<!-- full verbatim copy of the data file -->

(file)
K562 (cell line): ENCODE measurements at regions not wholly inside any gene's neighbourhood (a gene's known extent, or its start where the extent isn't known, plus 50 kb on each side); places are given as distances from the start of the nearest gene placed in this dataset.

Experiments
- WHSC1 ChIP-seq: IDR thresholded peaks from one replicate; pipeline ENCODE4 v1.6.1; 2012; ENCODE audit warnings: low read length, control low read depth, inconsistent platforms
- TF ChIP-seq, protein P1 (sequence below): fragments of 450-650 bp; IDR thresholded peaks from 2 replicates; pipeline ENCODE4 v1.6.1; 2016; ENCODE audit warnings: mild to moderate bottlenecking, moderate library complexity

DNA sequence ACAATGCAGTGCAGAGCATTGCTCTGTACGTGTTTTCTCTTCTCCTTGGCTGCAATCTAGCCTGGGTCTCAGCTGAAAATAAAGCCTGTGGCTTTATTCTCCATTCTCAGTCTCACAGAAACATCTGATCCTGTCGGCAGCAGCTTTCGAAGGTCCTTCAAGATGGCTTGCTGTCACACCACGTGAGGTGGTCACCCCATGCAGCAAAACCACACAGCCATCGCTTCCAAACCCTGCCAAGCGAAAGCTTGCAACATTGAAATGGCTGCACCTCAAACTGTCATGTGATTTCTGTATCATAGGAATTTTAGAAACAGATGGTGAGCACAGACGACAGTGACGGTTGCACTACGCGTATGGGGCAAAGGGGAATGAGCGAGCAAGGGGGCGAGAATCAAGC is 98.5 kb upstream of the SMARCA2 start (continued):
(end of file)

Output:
K562 (cell line): ENCODE measurements at regions not wholly inside any gene's neighbourhood (a gene's known extent, or its start where the extent isn't known, plus 50 kb on each side); places are given as distances from the start of the nearest gene placed in this dataset.

Experiments
- WHSC1 ChIP-seq: IDR thresholded peaks from one replicate; pipeline ENCODE4 v1.6.1; 2012; ENCODE audit warnings: low read length, control low read depth, inconsistent platforms
- TF ChIP-seq, protein P1 (sequence below): fragments of 450-650 bp; IDR thresholded peaks from 2 replicates; pipeline ENCODE4 v1.6.1; 2016; ENCODE audit warnings: mild to moderate bottlenecking, moderate library complexity

DNA sequence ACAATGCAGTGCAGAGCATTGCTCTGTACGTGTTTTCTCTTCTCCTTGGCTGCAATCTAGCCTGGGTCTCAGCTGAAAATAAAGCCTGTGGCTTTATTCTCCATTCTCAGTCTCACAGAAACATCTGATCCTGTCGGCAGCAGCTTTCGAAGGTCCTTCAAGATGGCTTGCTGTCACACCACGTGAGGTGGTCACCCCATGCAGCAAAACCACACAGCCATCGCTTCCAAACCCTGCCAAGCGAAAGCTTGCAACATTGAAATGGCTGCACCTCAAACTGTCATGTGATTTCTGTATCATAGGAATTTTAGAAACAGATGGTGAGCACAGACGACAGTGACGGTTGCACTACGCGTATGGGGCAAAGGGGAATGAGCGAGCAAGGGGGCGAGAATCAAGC is 98.5 kb upstream of the SMARCA2 start (continued):